research in English from the Medline database.
Visit the NA page on WeMove,
the Movement Disorder Societies charitable and educational
naadvocacy.org is the website of the The Institute
for Neuroacanthocytosis. It is the Advocacy's international
centre for supporting patients and promoting clinical and basic
research. The website provides access to resources found on
The first annual review meeting of EMINA 2 has been held in Vienna, launched by a open public meeting in a hotel close to the centre for the World Neurology Congress, when Prof Danek and Prof Klopstock gave clinical overviews of NA and Neurodegeneration with brain iron accumulation. Also at the meeting, Andreas Hermann, the leader of EMINA 2 from Dresden, spoke about the clinical science and translational research of NA while Prof. Ody Sibon, Groningen, discussed the therapeutic potential of animal models for NA and NBIA.
The meeting carried across two days, 27-28 September 2013, with the second day devoted to a closed meeting of the EMINA 2 researchers. They were joined by Profs. Lucia de Franceschi, Verona, Giel Bosman, Nijmegen, and Dr. Florian Wegner, Hannover, who carry out research with Advocacy grants.
Together EMINA 2 and friends discussed their investigations privately, but openly and with a remarkable spirit of collaboration. The future holds the prospect of understanding the complex biology of why specific brain cells die and bring on the neurodegeneration that all of us who face NA and NBIA know so well. There are several early ideas of therapies to be tested on animal models that may make it possible to eventually stop the process of NA.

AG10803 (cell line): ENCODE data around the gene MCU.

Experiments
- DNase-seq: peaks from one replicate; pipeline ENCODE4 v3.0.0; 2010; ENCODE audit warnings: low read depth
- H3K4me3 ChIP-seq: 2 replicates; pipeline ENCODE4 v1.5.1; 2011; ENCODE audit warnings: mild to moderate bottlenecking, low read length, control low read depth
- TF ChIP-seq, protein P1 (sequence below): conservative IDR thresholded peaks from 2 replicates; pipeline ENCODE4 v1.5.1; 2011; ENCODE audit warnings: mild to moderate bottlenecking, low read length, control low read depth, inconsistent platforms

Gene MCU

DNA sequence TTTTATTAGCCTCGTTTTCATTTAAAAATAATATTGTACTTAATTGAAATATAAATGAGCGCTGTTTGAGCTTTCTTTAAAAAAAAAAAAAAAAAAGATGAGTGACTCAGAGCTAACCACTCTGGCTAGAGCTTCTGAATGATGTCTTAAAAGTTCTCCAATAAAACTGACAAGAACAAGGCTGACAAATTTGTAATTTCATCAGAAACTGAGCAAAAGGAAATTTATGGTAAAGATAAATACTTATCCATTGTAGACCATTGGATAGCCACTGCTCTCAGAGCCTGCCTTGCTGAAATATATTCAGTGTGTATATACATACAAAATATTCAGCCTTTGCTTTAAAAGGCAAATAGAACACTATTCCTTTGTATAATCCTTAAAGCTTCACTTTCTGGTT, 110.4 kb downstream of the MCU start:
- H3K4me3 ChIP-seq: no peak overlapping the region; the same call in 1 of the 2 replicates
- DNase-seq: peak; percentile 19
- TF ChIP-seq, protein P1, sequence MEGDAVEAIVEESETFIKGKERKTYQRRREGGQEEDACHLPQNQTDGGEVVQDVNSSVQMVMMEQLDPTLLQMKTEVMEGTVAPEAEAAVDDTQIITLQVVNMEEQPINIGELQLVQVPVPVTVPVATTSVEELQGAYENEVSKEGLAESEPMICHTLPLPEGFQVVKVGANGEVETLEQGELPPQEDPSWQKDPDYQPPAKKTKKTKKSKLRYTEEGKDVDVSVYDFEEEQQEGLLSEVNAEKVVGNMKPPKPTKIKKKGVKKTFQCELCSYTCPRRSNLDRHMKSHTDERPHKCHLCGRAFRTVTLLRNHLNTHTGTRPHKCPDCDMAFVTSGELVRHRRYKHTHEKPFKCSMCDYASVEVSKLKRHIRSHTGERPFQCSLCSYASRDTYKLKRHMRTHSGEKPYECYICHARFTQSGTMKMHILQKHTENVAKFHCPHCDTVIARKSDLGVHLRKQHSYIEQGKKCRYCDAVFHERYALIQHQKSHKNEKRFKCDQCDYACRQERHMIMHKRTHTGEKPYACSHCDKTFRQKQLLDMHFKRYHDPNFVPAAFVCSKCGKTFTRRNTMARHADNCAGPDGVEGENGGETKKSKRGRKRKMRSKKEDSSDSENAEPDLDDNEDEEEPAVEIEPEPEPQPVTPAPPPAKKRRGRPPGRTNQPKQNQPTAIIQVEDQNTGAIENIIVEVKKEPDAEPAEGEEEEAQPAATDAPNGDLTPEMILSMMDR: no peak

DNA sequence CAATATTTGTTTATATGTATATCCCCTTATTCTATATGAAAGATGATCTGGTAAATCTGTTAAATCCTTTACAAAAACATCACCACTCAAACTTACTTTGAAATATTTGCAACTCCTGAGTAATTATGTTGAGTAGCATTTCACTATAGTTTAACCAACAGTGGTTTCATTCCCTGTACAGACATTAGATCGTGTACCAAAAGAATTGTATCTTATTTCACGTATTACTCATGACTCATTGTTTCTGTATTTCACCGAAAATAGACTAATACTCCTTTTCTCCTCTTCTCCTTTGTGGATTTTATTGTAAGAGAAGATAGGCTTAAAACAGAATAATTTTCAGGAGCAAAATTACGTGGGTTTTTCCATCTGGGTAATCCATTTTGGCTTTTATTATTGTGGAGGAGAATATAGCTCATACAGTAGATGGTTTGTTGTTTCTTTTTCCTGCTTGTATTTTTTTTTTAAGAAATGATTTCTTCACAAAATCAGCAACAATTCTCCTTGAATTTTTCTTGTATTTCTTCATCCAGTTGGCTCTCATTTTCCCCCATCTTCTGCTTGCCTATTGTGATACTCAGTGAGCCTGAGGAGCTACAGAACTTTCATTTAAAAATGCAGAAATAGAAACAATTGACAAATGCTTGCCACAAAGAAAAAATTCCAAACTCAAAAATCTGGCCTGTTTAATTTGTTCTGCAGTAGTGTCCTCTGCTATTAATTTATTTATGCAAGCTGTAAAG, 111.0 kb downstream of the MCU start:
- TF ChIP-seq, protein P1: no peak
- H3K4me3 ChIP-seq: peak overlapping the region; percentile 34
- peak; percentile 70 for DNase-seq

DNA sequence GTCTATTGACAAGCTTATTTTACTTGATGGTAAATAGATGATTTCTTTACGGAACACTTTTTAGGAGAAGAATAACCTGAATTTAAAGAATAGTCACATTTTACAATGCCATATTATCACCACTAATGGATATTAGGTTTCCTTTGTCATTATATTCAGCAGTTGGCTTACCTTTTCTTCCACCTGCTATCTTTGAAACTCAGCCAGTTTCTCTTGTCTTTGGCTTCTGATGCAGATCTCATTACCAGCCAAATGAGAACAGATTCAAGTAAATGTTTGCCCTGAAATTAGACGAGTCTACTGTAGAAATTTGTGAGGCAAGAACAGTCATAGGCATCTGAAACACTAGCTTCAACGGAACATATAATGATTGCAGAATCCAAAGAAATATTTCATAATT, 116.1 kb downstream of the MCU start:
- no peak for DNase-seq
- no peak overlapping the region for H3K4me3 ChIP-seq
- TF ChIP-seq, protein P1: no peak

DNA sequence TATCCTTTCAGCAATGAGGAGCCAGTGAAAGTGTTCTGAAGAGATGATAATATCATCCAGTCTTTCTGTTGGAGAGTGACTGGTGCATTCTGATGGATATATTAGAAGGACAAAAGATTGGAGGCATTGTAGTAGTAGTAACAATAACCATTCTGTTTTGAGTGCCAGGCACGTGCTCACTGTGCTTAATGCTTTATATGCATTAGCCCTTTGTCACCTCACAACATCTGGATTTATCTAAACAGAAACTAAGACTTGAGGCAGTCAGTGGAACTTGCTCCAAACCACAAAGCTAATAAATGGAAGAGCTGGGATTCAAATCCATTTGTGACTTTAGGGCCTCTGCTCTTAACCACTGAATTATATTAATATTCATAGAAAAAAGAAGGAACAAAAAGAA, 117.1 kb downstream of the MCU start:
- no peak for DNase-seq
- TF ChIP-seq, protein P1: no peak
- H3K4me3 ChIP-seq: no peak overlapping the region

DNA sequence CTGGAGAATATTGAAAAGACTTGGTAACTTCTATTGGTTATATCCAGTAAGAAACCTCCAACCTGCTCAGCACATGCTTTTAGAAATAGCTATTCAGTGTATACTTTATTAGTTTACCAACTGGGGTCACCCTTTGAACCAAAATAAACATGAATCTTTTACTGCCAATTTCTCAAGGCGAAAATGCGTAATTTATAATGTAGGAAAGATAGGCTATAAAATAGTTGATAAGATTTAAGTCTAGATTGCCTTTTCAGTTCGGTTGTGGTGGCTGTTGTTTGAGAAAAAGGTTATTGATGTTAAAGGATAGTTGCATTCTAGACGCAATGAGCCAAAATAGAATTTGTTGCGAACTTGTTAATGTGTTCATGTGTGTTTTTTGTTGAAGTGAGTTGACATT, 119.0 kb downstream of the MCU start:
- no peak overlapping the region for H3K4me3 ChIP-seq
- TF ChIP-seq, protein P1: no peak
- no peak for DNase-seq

EMINA 2 – carrying on the work of EMINA
The original EMINA project was the brilliant initiative in 2009 of Prof. Danek who. Supported by Florence Gauzy of the Bavarian Research Alliance, Prof. Danek was successful in bringing concerned medical research professionals from Austria, France, Germany, The Netherlands and Turkey to apply for grants under the E-RARE programme of the European Union. The objective was to pursue research into the acanthocytes that give NA its name, as well as the results of using deep brain stimulation to help NA patients and to support the REGISTRY and the free diagnostic service for ChAc.
The EMINA work has yielded two published papers on the effect of deep brain stimulation and deeper knowledge of red blood cells. The three year grant came to an end in 2012. EMINA 2 came about when the team came together again in 2012 to apply successfully for a grant that involved the younger investigators in Dresden, Groningen, Nijmegen, Tel Aviv and Vienna who took the leadership positions.
Sincere thanks to NA researchers
We are grateful for the dedication of these researchers both young and older. The support of our generous donors has been responsible for this research getting on to the runway. Now that it has taken off, we hope to play a role in starting others and continuing support who do not have access to Government funding.